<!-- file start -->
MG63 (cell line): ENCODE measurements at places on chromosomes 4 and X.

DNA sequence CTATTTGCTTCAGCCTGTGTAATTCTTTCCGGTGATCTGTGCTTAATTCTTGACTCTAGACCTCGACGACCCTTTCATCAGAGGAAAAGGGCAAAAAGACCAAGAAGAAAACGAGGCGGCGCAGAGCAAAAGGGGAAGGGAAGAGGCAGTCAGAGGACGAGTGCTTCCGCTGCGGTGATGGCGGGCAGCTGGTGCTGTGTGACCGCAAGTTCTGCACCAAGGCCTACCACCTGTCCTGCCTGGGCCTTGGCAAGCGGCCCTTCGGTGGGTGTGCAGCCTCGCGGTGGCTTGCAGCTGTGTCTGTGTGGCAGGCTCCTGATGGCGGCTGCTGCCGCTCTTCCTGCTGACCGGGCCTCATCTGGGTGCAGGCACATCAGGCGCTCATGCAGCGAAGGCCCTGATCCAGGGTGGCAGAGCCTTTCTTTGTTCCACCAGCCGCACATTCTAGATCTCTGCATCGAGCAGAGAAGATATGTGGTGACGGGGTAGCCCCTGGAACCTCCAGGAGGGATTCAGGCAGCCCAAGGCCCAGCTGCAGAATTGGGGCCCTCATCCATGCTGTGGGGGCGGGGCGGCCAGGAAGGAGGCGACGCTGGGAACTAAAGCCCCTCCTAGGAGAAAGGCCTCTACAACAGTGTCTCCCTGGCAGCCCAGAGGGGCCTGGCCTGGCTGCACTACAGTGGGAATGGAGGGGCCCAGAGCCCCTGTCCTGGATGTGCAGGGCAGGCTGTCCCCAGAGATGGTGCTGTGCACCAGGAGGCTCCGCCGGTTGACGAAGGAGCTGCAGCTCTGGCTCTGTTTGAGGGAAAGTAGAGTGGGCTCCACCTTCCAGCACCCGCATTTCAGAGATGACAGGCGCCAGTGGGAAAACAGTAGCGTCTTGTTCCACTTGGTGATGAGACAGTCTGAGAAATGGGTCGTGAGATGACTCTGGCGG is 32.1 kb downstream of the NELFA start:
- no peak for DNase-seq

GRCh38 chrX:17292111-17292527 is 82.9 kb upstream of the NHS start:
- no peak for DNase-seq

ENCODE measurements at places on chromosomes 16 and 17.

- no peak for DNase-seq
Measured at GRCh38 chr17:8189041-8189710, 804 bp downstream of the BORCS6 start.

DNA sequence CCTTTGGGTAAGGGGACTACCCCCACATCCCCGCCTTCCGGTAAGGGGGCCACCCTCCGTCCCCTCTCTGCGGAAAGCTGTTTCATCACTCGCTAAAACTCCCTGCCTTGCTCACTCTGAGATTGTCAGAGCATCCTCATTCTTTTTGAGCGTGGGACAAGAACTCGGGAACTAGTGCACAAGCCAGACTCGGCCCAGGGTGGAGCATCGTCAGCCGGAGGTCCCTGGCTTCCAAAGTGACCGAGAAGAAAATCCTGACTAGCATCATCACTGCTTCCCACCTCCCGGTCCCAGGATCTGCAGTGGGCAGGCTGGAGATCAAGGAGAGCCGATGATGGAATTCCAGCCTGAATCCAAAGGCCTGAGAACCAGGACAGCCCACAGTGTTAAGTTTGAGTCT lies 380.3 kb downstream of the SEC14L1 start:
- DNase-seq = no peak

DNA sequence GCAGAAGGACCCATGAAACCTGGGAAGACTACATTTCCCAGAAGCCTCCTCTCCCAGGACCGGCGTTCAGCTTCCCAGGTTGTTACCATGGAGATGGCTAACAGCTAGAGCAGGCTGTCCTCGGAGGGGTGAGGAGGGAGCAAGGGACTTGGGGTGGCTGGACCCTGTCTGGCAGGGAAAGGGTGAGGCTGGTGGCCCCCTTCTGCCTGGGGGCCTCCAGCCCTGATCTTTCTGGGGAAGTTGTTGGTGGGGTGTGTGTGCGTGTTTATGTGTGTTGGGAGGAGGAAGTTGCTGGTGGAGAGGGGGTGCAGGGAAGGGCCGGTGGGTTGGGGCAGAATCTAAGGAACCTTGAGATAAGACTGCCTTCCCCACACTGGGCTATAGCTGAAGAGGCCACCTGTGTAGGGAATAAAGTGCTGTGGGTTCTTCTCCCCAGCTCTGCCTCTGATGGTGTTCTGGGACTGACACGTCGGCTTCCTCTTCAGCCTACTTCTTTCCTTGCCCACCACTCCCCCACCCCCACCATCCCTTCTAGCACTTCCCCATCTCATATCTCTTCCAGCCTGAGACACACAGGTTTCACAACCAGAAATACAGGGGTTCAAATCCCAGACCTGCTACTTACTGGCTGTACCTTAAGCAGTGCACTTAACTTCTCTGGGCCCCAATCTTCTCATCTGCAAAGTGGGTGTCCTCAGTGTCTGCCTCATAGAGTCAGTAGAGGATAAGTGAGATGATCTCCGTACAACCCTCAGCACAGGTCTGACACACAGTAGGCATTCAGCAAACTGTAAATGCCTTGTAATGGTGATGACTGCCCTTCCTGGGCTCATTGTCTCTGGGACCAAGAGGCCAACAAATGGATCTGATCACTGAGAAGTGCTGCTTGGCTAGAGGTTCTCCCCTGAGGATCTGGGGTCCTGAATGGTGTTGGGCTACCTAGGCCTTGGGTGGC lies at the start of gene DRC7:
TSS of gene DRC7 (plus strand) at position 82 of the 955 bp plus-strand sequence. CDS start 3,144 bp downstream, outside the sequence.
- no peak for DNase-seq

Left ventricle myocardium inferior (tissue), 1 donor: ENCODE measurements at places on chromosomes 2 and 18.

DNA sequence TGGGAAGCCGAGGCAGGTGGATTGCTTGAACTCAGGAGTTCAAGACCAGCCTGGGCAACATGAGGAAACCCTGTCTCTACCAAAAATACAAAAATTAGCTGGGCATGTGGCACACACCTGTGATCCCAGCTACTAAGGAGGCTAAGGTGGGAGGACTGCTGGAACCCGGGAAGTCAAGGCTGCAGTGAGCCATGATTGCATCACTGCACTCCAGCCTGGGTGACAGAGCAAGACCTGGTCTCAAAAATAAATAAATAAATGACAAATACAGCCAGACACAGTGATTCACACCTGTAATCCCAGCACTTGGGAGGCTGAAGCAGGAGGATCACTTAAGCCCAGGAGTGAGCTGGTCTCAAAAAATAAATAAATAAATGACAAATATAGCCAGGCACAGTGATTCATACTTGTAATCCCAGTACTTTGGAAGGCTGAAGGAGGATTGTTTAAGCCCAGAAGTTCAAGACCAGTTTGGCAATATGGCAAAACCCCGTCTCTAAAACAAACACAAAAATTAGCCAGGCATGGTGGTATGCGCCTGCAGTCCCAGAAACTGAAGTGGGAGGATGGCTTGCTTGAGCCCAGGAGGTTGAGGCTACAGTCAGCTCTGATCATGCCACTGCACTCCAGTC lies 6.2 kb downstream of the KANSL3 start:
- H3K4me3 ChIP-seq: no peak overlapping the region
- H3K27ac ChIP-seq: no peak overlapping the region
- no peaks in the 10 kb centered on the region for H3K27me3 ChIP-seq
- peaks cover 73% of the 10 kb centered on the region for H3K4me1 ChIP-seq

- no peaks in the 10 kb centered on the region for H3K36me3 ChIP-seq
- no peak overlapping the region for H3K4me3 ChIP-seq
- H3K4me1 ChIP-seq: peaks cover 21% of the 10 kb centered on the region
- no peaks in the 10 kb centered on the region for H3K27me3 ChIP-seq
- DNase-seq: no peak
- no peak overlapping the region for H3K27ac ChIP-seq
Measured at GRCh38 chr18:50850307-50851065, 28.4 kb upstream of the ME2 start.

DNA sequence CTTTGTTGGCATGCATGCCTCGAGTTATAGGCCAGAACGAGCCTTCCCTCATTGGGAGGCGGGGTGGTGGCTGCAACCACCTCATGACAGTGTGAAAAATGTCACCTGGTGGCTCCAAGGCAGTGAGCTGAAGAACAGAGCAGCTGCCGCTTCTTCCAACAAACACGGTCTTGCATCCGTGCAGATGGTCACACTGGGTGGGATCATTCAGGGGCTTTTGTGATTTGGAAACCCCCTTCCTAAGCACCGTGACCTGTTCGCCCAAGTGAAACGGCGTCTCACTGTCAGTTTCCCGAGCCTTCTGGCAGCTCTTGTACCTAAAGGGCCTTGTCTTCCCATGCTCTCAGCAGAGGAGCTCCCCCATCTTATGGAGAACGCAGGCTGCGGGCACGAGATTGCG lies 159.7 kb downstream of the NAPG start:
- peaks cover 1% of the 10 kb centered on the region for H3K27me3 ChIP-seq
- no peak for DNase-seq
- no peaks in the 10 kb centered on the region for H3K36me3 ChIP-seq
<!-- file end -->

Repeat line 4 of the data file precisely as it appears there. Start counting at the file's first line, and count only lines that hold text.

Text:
GRCh38 chrX:17292111-17292527 is 82.9 kb upstream of the NHS start: